Doug Baum, 42, adjusts his 1850s-style U.S. Army cap, turns to his Arabian camel Virgie and, speaking in French, orders the animal to “couche.”
At 7½ feet tall, Virgie kneels obligingly so that a group of fourth-graders from Grandfalls, Texas, can get a hands-on lesson about the forgotten role of camels in America’s Southwest deserts in the 19th century.
“The desert was so wide and dry that horses and mules suffered terribly when trying to cross it,” Baum tells the youngsters attending a living history event last spring at Fort Lancaster State Historic Site near Ozona, Texas (pop. 3,436).
“The Army decided in 1853 to try camels, known for their ability to travel long distances without water, to supply the isolated frontier forts,” he explains.
While the children listen, they caress the soft, wooly hair of 10-year-old Virgie and three other reclining camels, observe how the creatures close their slit-like nostrils to keep out blowing sand, and listen to their occasional rumbling grunts.
“Are they real?” asks one girl in her first encounter with a camel. “Come and see for yourself,” Baum says, inviting her to pet Irenie, an Australian-born camel.
Texas Camel Corps
A former zookeeper, Baum is a full-time camel guide and historian who cares for the nine animals in his Texas Camel Corps on his 30-acre farm in Valley Mills, Texas (pop. 1,123). Baum launched the business in 1995 to earn a living while educating others about the unique animals that he believes have gotten “a bad rap” in movies and cartoons.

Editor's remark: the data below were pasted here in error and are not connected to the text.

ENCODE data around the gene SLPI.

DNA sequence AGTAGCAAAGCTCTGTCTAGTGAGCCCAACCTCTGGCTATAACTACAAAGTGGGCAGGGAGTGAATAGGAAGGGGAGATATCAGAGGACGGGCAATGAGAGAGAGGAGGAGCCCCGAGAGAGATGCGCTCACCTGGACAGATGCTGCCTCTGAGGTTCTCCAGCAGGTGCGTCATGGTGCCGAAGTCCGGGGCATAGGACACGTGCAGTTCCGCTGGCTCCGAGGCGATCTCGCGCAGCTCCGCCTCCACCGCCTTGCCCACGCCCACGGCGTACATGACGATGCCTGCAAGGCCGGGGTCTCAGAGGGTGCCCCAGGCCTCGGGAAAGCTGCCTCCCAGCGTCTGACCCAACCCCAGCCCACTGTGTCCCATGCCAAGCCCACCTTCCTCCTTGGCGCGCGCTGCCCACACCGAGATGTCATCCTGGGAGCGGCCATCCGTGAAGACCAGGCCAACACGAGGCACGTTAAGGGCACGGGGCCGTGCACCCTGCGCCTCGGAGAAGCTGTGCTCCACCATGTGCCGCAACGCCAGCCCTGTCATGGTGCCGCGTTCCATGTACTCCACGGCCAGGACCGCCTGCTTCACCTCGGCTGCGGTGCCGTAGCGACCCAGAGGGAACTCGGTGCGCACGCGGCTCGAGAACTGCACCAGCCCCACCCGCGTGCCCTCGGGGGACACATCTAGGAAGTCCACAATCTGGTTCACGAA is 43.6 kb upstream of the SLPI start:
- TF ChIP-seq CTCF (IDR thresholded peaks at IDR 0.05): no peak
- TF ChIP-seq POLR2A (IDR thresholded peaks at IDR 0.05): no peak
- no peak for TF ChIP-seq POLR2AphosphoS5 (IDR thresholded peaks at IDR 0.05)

“They are too often characterized as bad-tempered spitters, when actually they’re much like oversized dogs,” he says. “After all, they’ve been domesticated for over 4,500 years.”
Baum fell in love with camels during the early 1990s while researching the history of animals in his care at the Nashville Zoo in Tennessee. “I was surprised to learn about the U.S. Army’s experiments with camels in the mid-1850s to restock isolated frontier forts such as Fort Lancaster and patrol the lawless, waterless lands of the American West,” Baum says.
The parched land had ravaged the ranks of soldiers and their horses and mules earlier in the century, with animals dying of thirst during long treks between watering holes. In 1853, U.S. Secretary of War Jefferson Davis asked Congress to import a shipload of camels from the Middle East and North Africa and, two years later, lawmakers appropriated $30,000 for a U.S. Camel Corps. The camels were flawless desert travelers but, despite their efficiency, the experiment was interrupted by new military priorities brought on by the Civil War. In 1866, the Army sold the camels to circuses, zoos and mining companies.
Baum and his camels re-create this brief and peculiar bit of history at historic forts, schools, state parks and other venues across the Southwest, carting the animals in a custom-built trailer with 8-foot ceilings. He also hosts occasional camel treks for a fee in the Big Bend region of Texas. Each Christmas season, his herd stays busy carrying “wise men to Bethlehem” in countless biblical re-enactments of the birth of Jesus Christ. The animals also enjoy occasional supportive roles in movies.
Baum trains his camels so that they are accustomed to frequent travel, large crowds and accepting riders. He raises the animals with the help of his wife, Trish, 41, and their three children, Vanessa, 17, Delany, 14, and Pecos, 10. All pitch in to feed each animal up to 40 pounds of Bermuda grass hay each day and groom the animals regularly with combs like those used to curry horses.
While the history behind camels in America inspired Baum to launch his Texas Camel Corps, the bond forged with his animals fosters the enterprise.
“Each of my camels is an individual,” says Baum, scratching 12-year-old Cinco behind her ear. “Sharing them with others and showing their true personalities is what I love most about my job.”